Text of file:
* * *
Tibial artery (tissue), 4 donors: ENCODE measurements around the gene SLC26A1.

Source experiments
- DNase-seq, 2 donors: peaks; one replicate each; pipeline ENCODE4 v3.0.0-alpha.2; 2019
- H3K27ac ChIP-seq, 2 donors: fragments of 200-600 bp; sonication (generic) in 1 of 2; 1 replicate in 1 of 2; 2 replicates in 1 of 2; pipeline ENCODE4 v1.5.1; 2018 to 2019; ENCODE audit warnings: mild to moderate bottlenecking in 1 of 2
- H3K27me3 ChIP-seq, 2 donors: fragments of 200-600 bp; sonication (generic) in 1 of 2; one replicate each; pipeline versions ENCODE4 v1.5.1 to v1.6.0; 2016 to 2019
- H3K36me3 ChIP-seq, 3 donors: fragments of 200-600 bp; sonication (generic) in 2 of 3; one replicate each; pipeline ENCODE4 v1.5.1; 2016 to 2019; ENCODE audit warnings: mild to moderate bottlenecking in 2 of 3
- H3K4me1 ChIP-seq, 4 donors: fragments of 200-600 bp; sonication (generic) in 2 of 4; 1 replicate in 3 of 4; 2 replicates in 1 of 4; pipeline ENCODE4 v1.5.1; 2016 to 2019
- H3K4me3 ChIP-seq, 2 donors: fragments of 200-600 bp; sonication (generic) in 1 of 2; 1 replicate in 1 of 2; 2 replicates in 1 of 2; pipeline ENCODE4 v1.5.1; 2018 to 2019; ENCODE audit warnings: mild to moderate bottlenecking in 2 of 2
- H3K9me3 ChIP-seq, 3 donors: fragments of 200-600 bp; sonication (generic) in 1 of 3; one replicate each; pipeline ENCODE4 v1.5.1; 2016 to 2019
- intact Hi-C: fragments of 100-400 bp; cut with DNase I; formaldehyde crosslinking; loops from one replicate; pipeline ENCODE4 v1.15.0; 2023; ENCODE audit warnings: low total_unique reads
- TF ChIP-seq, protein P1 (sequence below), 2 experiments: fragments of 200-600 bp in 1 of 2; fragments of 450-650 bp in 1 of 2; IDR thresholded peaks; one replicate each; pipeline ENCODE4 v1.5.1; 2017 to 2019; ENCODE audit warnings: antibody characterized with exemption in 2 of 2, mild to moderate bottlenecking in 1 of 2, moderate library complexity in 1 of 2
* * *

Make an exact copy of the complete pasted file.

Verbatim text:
Tibial artery (tissue), 4 donors: ENCODE measurements around the gene SLC26A1.

Source experiments
- DNase-seq, 2 donors: peaks; one replicate each; pipeline ENCODE4 v3.0.0-alpha.2; 2019
- H3K27ac ChIP-seq, 2 donors: fragments of 200-600 bp; sonication (generic) in 1 of 2; 1 replicate in 1 of 2; 2 replicates in 1 of 2; pipeline ENCODE4 v1.5.1; 2018 to 2019; ENCODE audit warnings: mild to moderate bottlenecking in 1 of 2
- H3K27me3 ChIP-seq, 2 donors: fragments of 200-600 bp; sonication (generic) in 1 of 2; one replicate each; pipeline versions ENCODE4 v1.5.1 to v1.6.0; 2016 to 2019
- H3K36me3 ChIP-seq, 3 donors: fragments of 200-600 bp; sonication (generic) in 2 of 3; one replicate each; pipeline ENCODE4 v1.5.1; 2016 to 2019; ENCODE audit warnings: mild to moderate bottlenecking in 2 of 3
- H3K4me1 ChIP-seq, 4 donors: fragments of 200-600 bp; sonication (generic) in 2 of 4; 1 replicate in 3 of 4; 2 replicates in 1 of 4; pipeline ENCODE4 v1.5.1; 2016 to 2019
- H3K4me3 ChIP-seq, 2 donors: fragments of 200-600 bp; sonication (generic) in 1 of 2; 1 replicate in 1 of 2; 2 replicates in 1 of 2; pipeline ENCODE4 v1.5.1; 2018 to 2019; ENCODE audit warnings: mild to moderate bottlenecking in 2 of 2
- H3K9me3 ChIP-seq, 3 donors: fragments of 200-600 bp; sonication (generic) in 1 of 3; one replicate each; pipeline ENCODE4 v1.5.1; 2016 to 2019
- intact Hi-C: fragments of 100-400 bp; cut with DNase I; formaldehyde crosslinking; loops from one replicate; pipeline ENCODE4 v1.15.0; 2023; ENCODE audit warnings: low total_unique reads
- TF ChIP-seq, protein P1 (sequence below), 2 experiments: fragments of 200-600 bp in 1 of 2; fragments of 450-650 bp in 1 of 2; IDR thresholded peaks; one replicate each; pipeline ENCODE4 v1.5.1; 2017 to 2019; ENCODE audit warnings: antibody characterized with exemption in 2 of 2, mild to moderate bottlenecking in 1 of 2, moderate library complexity in 1 of 2